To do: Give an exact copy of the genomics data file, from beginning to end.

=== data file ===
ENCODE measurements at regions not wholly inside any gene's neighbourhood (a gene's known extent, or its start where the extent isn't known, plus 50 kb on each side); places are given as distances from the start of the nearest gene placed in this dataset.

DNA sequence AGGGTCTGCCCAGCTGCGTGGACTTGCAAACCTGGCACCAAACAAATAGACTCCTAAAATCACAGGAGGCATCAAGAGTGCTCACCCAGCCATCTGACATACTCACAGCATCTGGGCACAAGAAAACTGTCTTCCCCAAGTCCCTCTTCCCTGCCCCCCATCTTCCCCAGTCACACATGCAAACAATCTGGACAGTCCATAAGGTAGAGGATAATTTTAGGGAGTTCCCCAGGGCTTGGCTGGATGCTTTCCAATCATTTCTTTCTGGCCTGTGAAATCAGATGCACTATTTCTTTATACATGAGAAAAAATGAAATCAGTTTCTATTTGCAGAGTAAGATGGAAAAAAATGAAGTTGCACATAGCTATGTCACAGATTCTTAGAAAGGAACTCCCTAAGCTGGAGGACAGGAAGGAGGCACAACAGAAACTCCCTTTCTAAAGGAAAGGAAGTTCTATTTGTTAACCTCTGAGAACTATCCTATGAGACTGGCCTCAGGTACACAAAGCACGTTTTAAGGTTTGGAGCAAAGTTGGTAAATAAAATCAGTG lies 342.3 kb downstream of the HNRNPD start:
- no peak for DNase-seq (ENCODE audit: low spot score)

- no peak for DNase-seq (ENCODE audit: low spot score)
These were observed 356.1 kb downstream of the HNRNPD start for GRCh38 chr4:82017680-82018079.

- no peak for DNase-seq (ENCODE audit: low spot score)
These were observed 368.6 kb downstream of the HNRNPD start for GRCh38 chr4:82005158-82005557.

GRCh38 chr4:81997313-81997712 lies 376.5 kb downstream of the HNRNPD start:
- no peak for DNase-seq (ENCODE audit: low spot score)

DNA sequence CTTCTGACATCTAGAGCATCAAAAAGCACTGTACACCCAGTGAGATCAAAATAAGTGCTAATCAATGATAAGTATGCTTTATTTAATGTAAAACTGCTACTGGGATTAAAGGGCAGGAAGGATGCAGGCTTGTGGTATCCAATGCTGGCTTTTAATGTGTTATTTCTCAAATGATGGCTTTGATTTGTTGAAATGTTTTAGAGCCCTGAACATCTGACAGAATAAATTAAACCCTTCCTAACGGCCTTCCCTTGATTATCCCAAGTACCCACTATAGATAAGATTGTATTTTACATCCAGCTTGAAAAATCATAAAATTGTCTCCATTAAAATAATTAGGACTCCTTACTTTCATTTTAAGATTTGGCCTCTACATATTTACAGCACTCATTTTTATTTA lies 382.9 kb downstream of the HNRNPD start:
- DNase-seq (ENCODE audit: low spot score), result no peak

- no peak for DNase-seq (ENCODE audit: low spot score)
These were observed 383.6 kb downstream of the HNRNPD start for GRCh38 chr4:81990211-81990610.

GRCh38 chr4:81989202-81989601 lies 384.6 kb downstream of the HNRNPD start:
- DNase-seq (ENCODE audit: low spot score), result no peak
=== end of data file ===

ENCODE measurements at regions not wholly inside any gene's neighbourhood (a gene's known extent, or its start where the extent isn't known, plus 50 kb on each side); places are given as distances from the start of the nearest gene placed in this dataset.

DNA sequence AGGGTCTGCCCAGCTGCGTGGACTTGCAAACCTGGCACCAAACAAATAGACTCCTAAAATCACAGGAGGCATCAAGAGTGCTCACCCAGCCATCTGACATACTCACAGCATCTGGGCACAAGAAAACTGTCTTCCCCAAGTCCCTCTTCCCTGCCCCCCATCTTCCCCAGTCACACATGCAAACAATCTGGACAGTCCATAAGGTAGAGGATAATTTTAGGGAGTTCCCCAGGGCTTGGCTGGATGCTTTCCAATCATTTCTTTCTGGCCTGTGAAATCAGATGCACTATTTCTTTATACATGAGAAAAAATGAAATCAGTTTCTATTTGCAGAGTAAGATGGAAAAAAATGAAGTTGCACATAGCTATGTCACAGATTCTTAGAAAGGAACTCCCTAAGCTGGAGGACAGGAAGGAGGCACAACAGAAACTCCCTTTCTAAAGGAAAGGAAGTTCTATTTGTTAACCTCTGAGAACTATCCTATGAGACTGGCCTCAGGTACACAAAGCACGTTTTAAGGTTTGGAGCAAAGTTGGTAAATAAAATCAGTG lies 342.3 kb downstream of the HNRNPD start:
- no peak for DNase-seq (ENCODE audit: low spot score)

- no peak for DNase-seq (ENCODE audit: low spot score)
These were observed 356.1 kb downstream of the HNRNPD start for GRCh38 chr4:82017680-82018079.

- no peak for DNase-seq (ENCODE audit: low spot score)
These were observed 368.6 kb downstream of the HNRNPD start for GRCh38 chr4:82005158-82005557.

GRCh38 chr4:81997313-81997712 lies 376.5 kb downstream of the HNRNPD start:
- no peak for DNase-seq (ENCODE audit: low spot score)

DNA sequence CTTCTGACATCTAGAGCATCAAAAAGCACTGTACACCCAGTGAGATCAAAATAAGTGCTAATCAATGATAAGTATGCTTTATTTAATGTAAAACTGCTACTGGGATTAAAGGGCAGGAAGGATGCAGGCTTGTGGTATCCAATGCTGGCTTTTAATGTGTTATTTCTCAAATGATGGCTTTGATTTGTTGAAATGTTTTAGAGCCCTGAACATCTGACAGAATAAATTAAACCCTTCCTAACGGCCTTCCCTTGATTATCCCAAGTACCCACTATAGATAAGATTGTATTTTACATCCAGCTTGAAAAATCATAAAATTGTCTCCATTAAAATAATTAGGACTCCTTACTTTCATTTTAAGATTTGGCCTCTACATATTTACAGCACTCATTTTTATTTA lies 382.9 kb downstream of the HNRNPD start:
- DNase-seq (ENCODE audit: low spot score), result no peak

- no peak for DNase-seq (ENCODE audit: low spot score)
These were observed 383.6 kb downstream of the HNRNPD start for GRCh38 chr4:81990211-81990610.

GRCh38 chr4:81989202-81989601 lies 384.6 kb downstream of the HNRNPD start:
- DNase-seq (ENCODE audit: low spot score), result no peak